• XS

    Chris rock is relevant to how people should act in public how?

    • benjamincgessel

      Oh, you know. Actors, comedians, pop stars, politicians, etc., they are entitled to be experts on everything… Or, more accurately, many people seem to listen to them when they speak their minds about just about anything… But something in Chris Rock’s favor-you can take what he says at face value.

  • Aria Gonzalez

    Fibre in whole grains is ever so important! How could we forget about that?!? You mean all the vegetables I’m eating aren’t enough? *sarcasm*

    I understand the point but this article has a serious focus problem. Also, calcium can be gained easily from bone broth, sardines and tinned salmon while fibre from whole grains is a myth that needs to die an ignoble death. ugh.

    • benjamincgessel

      Yeah, AMEN. Since I eat 2-3+ different kinds of veggies PER MEAL, or 2/3 of my plate, etc., yeah, I don’t need the fiber from grains, not to mention the additional fiber I get from nuts and fruit… Something about this article is quite outdated…

  • Confused

    I’m confused. The headline suggests this article is about not being obnoxious/vocal about dietary choices, but then the article itself seems mainly a platform to lob uniformed criticism at low-carb and Paleo diets, while touting vegan and Mediterranean diets. Weird.

  • DrakeScott

    She makes a valid point that – color me unsurprised – is completely lost on those who should take notice. There’s nothing wrong with making the choices you feel are right for you, but all too many people make healthy eating into a religion, complete with all the requisite proselytizing, moral absolutes, and self-righteous need to target “sinners.” Eat the best you can, but STFU about it already. All that hubris doesn’t make you special or especially smart. Just really, really, really annoying. News flash: Other people have already heard of organics, vegans, and Jesus without your intervention. They just don’t care. Let it go.

    • Logicandegg

      Not to mention they all sound like they have joined a cult.

  • Healthy Man

    Do not critique what your friends and family eat. It has to come from someone they feel is an “expert” {Doctor, Nutritionist, etc} http://www.healthyman.co

  • Eddie

    I would hope that this article isn’t sanctioned by FOODUCATE.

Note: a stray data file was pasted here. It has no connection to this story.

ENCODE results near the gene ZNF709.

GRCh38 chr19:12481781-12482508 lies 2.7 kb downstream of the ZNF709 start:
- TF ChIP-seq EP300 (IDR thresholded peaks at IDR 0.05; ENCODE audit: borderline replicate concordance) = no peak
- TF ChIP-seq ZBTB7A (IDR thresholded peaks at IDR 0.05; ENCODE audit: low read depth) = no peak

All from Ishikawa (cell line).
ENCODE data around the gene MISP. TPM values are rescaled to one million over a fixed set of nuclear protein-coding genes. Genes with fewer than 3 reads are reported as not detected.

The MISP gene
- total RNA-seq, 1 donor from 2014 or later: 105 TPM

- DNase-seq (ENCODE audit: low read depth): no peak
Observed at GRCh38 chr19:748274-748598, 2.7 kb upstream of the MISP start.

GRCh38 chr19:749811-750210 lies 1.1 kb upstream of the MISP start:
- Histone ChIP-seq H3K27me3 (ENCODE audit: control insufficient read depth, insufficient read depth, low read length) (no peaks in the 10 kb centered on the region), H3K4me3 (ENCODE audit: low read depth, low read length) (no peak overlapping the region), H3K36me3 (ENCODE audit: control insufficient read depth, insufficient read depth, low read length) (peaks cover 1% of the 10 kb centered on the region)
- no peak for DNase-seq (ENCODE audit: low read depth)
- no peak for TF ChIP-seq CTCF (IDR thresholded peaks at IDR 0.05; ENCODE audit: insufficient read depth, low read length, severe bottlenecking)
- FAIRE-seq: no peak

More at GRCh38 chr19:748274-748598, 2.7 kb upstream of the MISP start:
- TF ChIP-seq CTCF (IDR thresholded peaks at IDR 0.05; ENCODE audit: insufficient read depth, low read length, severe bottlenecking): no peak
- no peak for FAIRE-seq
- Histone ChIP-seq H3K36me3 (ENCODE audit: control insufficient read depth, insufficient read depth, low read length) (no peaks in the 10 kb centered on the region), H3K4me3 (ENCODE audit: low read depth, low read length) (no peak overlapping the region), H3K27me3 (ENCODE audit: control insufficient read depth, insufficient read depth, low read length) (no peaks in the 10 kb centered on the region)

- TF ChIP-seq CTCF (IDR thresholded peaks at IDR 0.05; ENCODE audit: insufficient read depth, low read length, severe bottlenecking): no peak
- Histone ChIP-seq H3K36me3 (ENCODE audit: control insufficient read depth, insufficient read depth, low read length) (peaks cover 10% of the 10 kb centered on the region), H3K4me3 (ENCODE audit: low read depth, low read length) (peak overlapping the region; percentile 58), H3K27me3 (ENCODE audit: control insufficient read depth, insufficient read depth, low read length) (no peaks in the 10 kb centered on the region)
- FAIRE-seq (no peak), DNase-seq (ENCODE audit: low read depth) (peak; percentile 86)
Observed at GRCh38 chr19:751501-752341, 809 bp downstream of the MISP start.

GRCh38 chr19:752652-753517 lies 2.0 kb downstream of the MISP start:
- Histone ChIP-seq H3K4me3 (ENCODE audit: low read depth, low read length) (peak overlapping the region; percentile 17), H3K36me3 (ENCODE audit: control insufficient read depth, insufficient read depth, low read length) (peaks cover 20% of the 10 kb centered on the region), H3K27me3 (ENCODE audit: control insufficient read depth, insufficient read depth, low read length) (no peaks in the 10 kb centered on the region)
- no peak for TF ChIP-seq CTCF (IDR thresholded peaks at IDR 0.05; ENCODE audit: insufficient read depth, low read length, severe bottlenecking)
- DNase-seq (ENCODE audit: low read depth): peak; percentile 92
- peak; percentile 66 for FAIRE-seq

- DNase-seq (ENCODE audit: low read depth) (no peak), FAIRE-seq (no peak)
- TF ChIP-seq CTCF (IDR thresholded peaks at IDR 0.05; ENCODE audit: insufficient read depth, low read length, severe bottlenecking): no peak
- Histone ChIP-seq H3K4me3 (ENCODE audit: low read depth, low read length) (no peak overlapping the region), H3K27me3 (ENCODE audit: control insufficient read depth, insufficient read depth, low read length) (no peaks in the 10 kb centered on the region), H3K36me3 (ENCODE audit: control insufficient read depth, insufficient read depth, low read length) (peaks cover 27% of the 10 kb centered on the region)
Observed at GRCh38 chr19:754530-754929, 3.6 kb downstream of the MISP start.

• Ava

    When a “friend” on Facebook posts “this carnival sure isn’t paleo friendly” you know they are a pretentious $&@#. Maybe my first clue was the incessant cross-fit talk.

  • Jargon

    I don’t brag. I try to help others be aware. I don’t know everything and always appreciate some good advice when it comes to healthy eating. I do however know when to keep my mouth shut. This article just makes me angry.

  • aubreyeast

    rules of writing : 1_tell them what you’re going to tell them…2_then tell them…3_then tell them what you told him…I realize this is a little & cheek,,,but after 25 years in business and making speeches around the world and writing, this technique has been successfully Proven on the firing line

  • Jessica

    This writer needs to do her research and take into account food intolerances. Some people can’t eat whole grains. Their bodies don’t tolerate them. I don’t brag about eating gluten free, but sometimes you do have to tell people and ask questions to avoid getting sick. GF people aren’t trying to be obnoxious, just trying to not be sick! Personally, I feel bad when I have to make special requests at restaurants and get togethers.

  • Steve Reed

    Unfortunately, the China Study can be widely discredited, I am shocked that you use this as a source for your article. Giving mice cancer inducing drugs, and then feeding them casein as the sole protein source (a product that I think you’d agree that mice don’t usually eat as part of their micey diet).

    The study also failed to take into account many confounders, it’s a one sided observational study from a scientist who so obviously went into the research with the idea of proving a plant based diet was healthier (not a good position for a researcher to start from – an outcome in mind before the results are in).

    Not a good post, try getting some staff or posters who understand the research and can present it in a valid way

    You might want to look at this statistical analysis of the data carried out by someone who knew what they are doing

    http://healthcorrelator.blogspot.co.uk/2010/09/china-study-ii-wheat-flour-rice-and.html